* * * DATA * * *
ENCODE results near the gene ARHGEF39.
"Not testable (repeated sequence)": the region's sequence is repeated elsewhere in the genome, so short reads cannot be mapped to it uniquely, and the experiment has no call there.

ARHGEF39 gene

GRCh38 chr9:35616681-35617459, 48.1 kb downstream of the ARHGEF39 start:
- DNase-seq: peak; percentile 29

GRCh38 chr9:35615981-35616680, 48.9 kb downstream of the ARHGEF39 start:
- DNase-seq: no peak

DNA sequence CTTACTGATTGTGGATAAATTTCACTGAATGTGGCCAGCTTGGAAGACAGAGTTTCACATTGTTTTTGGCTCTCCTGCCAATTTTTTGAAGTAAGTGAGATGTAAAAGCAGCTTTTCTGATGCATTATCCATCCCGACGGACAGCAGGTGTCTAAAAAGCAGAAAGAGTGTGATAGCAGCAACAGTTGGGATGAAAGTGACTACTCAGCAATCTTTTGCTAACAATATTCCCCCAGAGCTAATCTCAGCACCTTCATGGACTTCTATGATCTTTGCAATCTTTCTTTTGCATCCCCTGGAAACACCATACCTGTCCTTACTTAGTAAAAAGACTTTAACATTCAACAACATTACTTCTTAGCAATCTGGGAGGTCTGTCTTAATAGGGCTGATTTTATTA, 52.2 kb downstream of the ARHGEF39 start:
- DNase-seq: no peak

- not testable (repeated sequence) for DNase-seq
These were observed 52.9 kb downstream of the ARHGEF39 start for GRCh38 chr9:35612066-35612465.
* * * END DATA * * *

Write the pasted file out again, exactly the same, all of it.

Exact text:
ENCODE results near the gene ARHGEF39.
"Not testable (repeated sequence)": the region's sequence is repeated elsewhere in the genome, so short reads cannot be mapped to it uniquely, and the experiment has no call there.

ARHGEF39 gene

GRCh38 chr9:35616681-35617459, 48.1 kb downstream of the ARHGEF39 start:
- DNase-seq: peak; percentile 29

GRCh38 chr9:35615981-35616680, 48.9 kb downstream of the ARHGEF39 start:
- DNase-seq: no peak

DNA sequence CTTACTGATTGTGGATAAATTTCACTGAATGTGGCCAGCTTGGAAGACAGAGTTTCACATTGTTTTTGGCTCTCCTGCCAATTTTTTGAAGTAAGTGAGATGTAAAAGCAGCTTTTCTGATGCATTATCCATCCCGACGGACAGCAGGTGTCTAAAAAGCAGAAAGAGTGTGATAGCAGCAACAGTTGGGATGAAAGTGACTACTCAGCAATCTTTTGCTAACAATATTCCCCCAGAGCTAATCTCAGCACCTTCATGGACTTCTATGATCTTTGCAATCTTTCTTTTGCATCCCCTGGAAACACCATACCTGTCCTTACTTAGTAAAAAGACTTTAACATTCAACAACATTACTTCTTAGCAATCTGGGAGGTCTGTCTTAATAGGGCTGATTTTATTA, 52.2 kb downstream of the ARHGEF39 start:
- DNase-seq: no peak

- not testable (repeated sequence) for DNase-seq
These were observed 52.9 kb downstream of the ARHGEF39 start for GRCh38 chr9:35612066-35612465.